Data is the key, but so is the models’ capability to pick the relevant signals too. Usable data sources may vary from market trends, indexes, and weather forecasts to solely enriching data from internal process insights. Often the best results follow from a combination of multiple cleansed and well-combined data sources. However, finding the right signals is not easy. It does not happen automatically but requires a human touch starting from business- and context understanding.
Building forecasting capabilities
When building new capabilities and increasing AI's influence in forecasting, it most often can be seen as a gradual development program with multiple connected projects, that all together enable increased accuracy in each step. Although a hundred percent accuracy in predictions is often impossible to achieve, today’s technology provides tools to significantly narrow down the error. Also, AI-assisted forecasting unlocks the potential to quickly draw a broad set of future scenarios that in turn help with preparing for the future and speed up decision-making.
Below is a demonstration of how initial targets for forecasting accuracy development can be set. In the example, the forecast error has been +-10% from the realization, and a sensible goal to set would be to start running models that aim to reduce the error and develop the model step by step.
A variety of algorithms and models exist that could be applied and stacked to process the data to reach the targets described above. For someone starting from scratch, it can feel like an overwhelming task to get a grasp of the strengths and weaknesses of each of them. If you just set a good-sounding ML model running, e.g., autoregressive integrated moving averages, it naturally takes you forward on the learning path, but the problem is that this kind of application, placed over uncleansed raw data sources, typically alone does not bring you closer to the goals. A big risk is that it will lack your business DNA and have a huge underlying inbuilt bias, which causes frustration and does not help to get closer to the goals.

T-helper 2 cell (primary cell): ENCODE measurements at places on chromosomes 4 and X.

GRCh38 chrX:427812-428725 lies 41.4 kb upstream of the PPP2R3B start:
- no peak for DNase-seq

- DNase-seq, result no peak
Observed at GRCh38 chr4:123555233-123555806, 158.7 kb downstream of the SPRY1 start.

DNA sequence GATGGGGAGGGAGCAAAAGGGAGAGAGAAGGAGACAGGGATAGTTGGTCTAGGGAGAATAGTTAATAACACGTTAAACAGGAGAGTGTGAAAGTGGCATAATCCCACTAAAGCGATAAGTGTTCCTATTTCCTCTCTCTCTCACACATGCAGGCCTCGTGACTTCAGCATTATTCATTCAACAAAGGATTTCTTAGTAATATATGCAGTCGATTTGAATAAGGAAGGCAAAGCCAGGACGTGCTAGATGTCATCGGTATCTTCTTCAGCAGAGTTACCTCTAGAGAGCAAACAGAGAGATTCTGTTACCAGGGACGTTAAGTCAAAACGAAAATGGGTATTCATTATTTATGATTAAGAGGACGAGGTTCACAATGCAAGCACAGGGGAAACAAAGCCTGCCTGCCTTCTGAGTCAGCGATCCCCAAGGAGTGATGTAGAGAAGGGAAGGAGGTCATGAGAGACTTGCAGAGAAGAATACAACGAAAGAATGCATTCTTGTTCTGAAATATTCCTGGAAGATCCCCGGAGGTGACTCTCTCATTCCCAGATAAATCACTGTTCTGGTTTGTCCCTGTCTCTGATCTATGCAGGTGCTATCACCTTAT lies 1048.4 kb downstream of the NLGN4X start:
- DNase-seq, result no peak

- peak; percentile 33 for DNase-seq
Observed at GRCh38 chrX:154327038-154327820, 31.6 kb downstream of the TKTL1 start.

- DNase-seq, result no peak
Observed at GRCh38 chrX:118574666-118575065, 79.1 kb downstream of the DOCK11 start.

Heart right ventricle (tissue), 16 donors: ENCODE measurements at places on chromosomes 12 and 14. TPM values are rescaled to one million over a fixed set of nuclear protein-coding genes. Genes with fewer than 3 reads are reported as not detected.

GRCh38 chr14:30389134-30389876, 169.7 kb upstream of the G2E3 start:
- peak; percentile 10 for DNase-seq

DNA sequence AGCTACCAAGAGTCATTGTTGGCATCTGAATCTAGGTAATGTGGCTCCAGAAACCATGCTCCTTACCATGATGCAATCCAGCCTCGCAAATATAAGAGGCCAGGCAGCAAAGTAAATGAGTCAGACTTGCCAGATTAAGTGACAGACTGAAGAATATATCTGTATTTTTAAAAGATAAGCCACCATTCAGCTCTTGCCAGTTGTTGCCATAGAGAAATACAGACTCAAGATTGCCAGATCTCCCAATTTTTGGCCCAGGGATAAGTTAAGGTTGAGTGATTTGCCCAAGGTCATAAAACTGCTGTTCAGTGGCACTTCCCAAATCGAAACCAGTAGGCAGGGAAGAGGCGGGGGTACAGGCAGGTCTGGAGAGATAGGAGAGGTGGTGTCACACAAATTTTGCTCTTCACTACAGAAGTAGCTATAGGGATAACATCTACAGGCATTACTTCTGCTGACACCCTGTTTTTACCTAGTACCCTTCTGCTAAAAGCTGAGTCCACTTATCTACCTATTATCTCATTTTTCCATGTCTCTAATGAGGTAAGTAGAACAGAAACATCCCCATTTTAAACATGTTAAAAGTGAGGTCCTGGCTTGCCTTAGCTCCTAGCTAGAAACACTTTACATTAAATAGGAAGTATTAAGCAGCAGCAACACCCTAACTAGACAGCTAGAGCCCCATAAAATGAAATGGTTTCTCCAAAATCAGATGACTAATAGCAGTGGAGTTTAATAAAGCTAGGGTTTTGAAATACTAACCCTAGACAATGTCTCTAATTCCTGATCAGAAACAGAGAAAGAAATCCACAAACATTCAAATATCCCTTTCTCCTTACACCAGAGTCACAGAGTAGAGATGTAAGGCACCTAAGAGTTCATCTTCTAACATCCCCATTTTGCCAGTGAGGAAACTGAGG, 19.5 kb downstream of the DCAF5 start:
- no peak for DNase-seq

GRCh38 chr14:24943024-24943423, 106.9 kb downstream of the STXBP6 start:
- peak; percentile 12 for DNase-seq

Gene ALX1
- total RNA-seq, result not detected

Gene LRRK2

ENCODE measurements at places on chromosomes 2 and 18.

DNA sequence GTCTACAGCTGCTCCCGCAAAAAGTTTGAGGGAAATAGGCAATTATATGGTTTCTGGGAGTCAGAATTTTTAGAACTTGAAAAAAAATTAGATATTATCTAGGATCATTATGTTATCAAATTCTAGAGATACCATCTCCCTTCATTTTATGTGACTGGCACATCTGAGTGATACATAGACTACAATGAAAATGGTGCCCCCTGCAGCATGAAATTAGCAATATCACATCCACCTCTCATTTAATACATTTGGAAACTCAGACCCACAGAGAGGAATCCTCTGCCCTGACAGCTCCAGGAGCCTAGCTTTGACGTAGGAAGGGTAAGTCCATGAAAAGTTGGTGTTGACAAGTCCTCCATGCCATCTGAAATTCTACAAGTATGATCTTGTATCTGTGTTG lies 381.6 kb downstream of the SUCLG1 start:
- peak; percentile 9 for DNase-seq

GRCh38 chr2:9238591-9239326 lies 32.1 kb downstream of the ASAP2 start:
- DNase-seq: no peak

To be able to build useful tools, the right steps before applying any model or technique should be taken. No matter whether it is the lack of vision and targets, too low level of business or technical understanding, low quality of data, poor internal communication, or project management, the result will be poor.
A well-run AI program typically surfaces many new development possibilities too: how to cure the root causes that lead to forecasting accuracy errors? Sometimes the answer lies in the network’s transparency, common internal stakeholder and external partners’ game rules, or adding in information system capabilities, such as automation.
Conclusion: The Time to Lean Forward is Now
Integrating AI in SCM is a pivotal shift, not just a hype or temporary trend. Those who take AI in their SCM development roadmap will be the leaders in the years ahead. It's not just about adapting; competitiveness requires being at the forefront of change. With AI, the future of SCM is not only exciting but also full of possibilities.
Despite the high technical learning curve and the need to challenge traditional ways of thinking when applying AI to business processes, the reward is high: a future-proof organization, processes, and tools. Because the rabbit holes are deep in the domain of AI, finding the right-minded and skilful partners to speed up your progress and avoid the typical pitfalls in transformation programs and technical applications will be a big help.
When we carry out AI projects with our customers, we promise to provide a unique set of business understanding and technology expertise, which we believe is the winning concept. Should you ponder your next step with working on forecasting process development, SCM development, or AI development overall, please contact me and my colleagues at Knowit - Let’s discuss more!